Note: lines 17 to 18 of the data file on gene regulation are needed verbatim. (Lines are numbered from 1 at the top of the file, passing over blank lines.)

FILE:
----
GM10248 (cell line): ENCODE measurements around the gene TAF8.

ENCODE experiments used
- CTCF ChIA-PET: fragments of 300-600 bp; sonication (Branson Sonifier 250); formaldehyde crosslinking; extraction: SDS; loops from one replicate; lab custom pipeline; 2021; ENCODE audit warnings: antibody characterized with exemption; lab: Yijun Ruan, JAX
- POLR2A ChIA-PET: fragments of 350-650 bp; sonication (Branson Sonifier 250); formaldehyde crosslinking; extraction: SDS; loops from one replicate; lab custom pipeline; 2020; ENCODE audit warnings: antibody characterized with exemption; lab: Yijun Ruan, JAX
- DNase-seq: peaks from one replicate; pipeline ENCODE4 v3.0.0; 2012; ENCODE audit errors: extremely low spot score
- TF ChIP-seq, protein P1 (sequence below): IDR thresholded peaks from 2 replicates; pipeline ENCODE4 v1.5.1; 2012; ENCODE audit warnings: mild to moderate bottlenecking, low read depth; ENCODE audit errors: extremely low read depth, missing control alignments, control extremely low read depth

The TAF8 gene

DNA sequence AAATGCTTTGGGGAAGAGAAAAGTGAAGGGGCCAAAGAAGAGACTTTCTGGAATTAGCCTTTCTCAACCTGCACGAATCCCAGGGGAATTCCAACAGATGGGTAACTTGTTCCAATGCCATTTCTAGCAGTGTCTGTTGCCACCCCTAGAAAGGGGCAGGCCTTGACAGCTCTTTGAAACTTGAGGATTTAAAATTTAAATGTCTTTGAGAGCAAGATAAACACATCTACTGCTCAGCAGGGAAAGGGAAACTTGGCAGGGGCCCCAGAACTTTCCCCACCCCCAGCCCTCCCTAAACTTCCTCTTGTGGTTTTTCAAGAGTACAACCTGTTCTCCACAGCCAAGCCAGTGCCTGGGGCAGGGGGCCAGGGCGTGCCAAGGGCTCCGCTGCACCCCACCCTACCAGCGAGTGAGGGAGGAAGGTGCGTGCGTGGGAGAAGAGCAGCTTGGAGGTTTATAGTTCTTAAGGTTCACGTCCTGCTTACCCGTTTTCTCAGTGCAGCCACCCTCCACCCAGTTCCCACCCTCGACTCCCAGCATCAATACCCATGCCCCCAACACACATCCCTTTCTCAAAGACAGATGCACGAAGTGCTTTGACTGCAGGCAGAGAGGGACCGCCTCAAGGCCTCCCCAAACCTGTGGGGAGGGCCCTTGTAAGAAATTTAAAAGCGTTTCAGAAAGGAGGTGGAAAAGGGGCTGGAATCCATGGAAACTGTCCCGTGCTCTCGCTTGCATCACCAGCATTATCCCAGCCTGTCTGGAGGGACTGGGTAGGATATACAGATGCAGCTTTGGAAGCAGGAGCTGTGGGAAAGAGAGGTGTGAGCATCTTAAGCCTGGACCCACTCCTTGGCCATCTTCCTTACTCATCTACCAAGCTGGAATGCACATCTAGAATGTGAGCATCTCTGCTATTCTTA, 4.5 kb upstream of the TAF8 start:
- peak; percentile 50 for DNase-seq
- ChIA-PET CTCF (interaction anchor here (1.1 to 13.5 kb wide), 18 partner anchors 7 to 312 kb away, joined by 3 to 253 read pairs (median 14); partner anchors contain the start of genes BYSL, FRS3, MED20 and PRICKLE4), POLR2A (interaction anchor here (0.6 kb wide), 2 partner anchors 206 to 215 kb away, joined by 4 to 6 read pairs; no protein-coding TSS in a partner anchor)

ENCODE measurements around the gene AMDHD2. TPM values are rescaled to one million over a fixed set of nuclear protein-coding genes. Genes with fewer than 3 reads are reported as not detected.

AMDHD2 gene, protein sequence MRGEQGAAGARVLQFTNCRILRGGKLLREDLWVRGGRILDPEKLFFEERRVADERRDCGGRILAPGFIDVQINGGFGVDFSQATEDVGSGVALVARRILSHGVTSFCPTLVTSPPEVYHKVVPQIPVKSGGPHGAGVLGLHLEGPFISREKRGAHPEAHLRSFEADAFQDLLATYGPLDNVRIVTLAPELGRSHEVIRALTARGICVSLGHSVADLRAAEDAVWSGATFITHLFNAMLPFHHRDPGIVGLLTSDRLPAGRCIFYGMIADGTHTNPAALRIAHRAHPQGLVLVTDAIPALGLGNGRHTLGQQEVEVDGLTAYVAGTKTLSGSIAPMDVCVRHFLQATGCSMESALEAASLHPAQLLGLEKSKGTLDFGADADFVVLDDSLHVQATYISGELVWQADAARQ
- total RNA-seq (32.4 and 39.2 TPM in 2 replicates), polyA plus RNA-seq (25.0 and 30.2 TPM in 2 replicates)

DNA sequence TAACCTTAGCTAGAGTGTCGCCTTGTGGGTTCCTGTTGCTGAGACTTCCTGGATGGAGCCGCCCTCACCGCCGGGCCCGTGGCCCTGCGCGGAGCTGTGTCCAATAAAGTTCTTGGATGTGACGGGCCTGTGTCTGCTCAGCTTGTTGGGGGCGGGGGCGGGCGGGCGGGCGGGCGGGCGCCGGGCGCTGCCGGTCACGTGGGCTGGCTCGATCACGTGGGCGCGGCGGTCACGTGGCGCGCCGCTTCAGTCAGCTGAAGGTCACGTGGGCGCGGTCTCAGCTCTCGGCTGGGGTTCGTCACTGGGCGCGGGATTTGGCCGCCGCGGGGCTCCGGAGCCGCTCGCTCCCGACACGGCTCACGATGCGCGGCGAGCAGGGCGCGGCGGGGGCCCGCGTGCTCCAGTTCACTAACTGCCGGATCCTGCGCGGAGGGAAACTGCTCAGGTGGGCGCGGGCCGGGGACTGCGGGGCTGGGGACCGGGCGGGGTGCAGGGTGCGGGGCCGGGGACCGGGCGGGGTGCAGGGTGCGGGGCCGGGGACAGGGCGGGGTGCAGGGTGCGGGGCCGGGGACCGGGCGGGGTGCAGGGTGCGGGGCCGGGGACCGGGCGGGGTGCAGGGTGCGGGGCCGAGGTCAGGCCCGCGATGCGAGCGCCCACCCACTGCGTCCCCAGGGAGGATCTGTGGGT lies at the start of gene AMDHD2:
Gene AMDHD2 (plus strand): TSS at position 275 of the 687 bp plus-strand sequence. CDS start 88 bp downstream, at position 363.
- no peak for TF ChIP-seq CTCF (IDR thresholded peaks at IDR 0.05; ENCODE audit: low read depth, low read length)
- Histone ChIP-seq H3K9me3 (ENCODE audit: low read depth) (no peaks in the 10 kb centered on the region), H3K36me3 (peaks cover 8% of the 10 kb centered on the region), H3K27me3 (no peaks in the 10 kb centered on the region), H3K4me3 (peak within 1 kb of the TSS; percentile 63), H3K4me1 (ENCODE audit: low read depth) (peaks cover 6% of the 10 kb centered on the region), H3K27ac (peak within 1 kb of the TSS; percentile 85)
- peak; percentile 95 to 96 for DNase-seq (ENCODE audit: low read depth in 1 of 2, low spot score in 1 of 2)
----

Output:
- Histone ChIP-seq H3K9me3 (ENCODE audit: low read depth) (no peaks in the 10 kb centered on the region), H3K36me3 (peaks cover 8% of the 10 kb centered on the region), H3K27me3 (no peaks in the 10 kb centered on the region), H3K4me3 (peak within 1 kb of the TSS; percentile 63), H3K4me1 (ENCODE audit: low read depth) (peaks cover 6% of the 10 kb centered on the region), H3K27ac (peak within 1 kb of the TSS; percentile 85)
- peak; percentile 95 to 96 for DNase-seq (ENCODE audit: low read depth in 1 of 2, low spot score in 1 of 2)